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936 General Booth Blvd.

Virginia Beach, Virginia  23451

(757) 228-1955

Bunion          Laser toe nail care         Heel Pain            Gout

We treat little feet

Does your son or daughter complain of pain in feet or heels? Does your child avoid gym class or other activities because of the pain? It is unusual for children to complain of foot pain, so if they do mention it, there is most likely a problem behind it. Often, the problem is a case of flat feet. If you or your spouse has flat feet, it is likely that your child does too, as the condition is hereditary.

A child may complain of pain on the inside or outside of the ankle or the bottom of the foot. Older child may develop painful bunions (a bump on the side of the big toe) or hammertoes (curling or crooked toes) as a result of flat feet. If your child does have a painful flat foot, the doctor(s) at Podiatry Associates of Virginia can assess the problem and decided on a proper course of treatment.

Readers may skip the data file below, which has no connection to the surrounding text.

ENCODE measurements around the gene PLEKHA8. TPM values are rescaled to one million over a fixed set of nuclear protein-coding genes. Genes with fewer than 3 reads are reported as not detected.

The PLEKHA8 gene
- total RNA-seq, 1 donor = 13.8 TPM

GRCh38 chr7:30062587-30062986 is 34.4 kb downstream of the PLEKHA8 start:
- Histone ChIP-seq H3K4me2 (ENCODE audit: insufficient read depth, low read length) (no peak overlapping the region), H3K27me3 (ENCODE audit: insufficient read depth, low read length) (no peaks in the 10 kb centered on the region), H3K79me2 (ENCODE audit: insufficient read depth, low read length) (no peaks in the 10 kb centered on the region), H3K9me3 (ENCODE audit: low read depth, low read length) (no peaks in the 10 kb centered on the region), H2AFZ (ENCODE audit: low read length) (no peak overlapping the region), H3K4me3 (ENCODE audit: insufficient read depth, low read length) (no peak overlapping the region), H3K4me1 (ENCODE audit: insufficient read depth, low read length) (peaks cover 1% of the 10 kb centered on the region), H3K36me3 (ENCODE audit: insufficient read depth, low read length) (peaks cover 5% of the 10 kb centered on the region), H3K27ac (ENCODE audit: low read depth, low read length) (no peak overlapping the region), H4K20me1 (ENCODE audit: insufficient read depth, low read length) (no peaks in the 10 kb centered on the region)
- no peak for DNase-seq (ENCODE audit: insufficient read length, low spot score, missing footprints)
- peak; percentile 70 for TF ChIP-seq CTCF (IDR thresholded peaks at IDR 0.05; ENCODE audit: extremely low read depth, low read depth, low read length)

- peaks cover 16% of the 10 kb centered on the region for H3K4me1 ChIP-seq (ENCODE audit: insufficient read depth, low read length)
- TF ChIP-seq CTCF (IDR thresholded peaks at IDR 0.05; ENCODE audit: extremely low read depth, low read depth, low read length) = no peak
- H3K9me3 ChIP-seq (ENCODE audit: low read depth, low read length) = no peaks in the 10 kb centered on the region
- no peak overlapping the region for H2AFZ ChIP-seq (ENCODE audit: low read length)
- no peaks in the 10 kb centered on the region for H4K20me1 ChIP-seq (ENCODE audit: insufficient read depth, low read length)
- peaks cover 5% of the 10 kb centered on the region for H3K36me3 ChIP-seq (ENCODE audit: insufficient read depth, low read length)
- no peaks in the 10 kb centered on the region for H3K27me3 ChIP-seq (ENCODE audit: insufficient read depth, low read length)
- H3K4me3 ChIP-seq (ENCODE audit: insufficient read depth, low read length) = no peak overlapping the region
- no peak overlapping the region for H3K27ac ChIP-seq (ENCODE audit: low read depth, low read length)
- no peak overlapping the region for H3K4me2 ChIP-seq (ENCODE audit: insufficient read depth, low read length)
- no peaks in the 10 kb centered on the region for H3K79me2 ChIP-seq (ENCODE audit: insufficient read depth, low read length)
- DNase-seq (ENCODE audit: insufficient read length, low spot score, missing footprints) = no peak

Most flat feet will require simple orthotic inserts in your child’s shoe to help realign foot. If that does not alleviate the pain, surgical correction can be performed to prevent further problems down the road. Due to the latest surgical techniques, the flat foot correction can now be accomplished with a simple surgery that will require minimal recovery time. Please keep in mind that Dr. Jeffrey Feld and Staff are dedicated to to exploring a full course of conservative treatment prior to performing any surgical procedure.

Another common foot problem in children is heel pain. This usually occurs in active children between ages 8 and 12 who spend a lot of time running around, playing sports or dancing. These children often will complain of pain in the back of the heel that worsens during or immediately after physical activity. The technical tern for this condition is Calcaneal Apophysitis or Seaver’s disease, but it is often referred to as “growing pains.”

In the back of the heel bone, where the Achilles’ tendon attaches to the bone, there is a growth plate that enables the bone to continue to grow as the child ages. For some children in this age group, the bone grows faster than the muscles and the tendons of the leg. This causes the Achilles’ tendon to become to tight and to pull on the back of the heel bone. Fortunately, the treatment for this condition is always conservative and does not require surgery. Stretching, icing, anti-inflammatory medicines, heel lifts and a temporary decrease in activity usually relieves the pain. The good news is that the growth plate closes over time, so the pain does not reoccur and no long-term problems result from this condition.